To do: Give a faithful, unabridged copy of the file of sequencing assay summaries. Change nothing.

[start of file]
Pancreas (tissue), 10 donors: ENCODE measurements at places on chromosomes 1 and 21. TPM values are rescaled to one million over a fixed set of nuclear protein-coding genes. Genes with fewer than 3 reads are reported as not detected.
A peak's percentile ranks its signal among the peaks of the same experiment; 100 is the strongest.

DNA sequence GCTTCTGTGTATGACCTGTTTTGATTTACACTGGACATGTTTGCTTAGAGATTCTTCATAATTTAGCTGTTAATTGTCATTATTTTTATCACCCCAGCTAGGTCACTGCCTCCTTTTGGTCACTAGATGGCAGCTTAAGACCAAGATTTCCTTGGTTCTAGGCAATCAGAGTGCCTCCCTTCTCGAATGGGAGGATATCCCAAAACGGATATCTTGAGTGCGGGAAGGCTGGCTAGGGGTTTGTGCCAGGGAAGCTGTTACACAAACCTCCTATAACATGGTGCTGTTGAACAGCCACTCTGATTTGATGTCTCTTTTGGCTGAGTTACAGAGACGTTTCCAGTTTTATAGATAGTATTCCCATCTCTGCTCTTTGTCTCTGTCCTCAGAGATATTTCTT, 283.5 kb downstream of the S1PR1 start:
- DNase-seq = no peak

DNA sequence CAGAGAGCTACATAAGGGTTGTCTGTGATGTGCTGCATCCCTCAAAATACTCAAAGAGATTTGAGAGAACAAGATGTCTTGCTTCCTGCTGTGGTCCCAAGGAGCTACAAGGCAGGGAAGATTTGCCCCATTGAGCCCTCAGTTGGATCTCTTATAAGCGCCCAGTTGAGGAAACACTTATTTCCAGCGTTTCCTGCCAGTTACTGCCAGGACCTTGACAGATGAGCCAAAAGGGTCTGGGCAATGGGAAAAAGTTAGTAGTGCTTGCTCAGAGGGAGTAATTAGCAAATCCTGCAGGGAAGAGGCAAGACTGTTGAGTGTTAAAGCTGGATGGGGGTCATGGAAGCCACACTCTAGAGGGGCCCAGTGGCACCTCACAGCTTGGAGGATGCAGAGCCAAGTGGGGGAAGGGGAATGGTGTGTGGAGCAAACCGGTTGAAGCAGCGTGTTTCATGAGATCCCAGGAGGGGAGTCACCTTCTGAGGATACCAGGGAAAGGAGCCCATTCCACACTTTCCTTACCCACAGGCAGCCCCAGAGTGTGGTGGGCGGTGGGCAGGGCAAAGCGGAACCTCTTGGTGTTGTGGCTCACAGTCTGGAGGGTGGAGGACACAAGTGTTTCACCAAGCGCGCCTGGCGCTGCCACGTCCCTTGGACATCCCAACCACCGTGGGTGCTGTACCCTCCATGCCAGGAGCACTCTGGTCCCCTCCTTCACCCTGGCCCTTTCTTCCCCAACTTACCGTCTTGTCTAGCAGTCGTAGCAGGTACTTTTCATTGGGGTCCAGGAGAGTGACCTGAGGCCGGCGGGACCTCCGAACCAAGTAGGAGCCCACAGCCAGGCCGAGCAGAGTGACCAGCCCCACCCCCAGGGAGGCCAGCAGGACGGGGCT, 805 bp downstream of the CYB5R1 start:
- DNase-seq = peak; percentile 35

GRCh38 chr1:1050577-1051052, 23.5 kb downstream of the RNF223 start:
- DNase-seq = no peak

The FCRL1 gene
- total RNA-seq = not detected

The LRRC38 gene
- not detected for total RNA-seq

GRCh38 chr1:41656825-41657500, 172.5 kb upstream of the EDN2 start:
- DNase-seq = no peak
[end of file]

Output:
Pancreas (tissue), 10 donors: ENCODE measurements at places on chromosomes 1 and 21. TPM values are rescaled to one million over a fixed set of nuclear protein-coding genes. Genes with fewer than 3 reads are reported as not detected.
A peak's percentile ranks its signal among the peaks of the same experiment; 100 is the strongest.

DNA sequence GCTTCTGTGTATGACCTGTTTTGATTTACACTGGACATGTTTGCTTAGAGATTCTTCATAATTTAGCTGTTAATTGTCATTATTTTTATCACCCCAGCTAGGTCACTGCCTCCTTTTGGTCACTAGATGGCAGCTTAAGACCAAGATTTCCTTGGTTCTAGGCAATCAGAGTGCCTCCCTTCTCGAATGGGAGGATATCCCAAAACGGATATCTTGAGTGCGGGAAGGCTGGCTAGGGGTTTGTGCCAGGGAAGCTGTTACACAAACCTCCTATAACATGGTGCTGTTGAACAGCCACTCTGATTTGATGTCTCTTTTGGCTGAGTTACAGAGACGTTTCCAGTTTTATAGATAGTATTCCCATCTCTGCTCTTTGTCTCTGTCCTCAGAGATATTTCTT, 283.5 kb downstream of the S1PR1 start:
- DNase-seq = no peak

DNA sequence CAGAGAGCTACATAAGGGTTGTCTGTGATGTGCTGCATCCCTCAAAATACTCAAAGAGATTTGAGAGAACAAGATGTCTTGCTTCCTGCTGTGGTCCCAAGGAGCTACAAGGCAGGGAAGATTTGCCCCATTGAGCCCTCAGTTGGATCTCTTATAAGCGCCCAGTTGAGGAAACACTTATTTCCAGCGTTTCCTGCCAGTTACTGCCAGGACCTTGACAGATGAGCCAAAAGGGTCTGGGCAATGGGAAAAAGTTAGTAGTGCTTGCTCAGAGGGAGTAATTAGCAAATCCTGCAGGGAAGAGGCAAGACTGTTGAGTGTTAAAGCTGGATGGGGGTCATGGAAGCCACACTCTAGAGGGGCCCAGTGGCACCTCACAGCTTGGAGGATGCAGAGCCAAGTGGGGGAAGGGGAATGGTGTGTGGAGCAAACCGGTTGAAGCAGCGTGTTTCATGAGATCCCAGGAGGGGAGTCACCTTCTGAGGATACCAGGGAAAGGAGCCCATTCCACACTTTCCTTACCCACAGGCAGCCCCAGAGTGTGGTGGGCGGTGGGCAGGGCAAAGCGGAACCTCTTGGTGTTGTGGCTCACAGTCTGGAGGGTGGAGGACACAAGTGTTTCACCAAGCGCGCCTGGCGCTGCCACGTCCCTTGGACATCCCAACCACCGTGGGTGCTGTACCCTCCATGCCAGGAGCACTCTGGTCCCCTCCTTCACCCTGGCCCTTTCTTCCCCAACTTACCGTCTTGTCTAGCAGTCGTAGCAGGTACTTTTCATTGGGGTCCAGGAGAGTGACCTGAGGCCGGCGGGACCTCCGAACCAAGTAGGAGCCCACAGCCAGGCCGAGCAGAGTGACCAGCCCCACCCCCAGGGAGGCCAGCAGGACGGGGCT, 805 bp downstream of the CYB5R1 start:
- DNase-seq = peak; percentile 35

GRCh38 chr1:1050577-1051052, 23.5 kb downstream of the RNF223 start:
- DNase-seq = no peak

The FCRL1 gene
- total RNA-seq = not detected

The LRRC38 gene
- not detected for total RNA-seq

GRCh38 chr1:41656825-41657500, 172.5 kb upstream of the EDN2 start:
- DNase-seq = no peak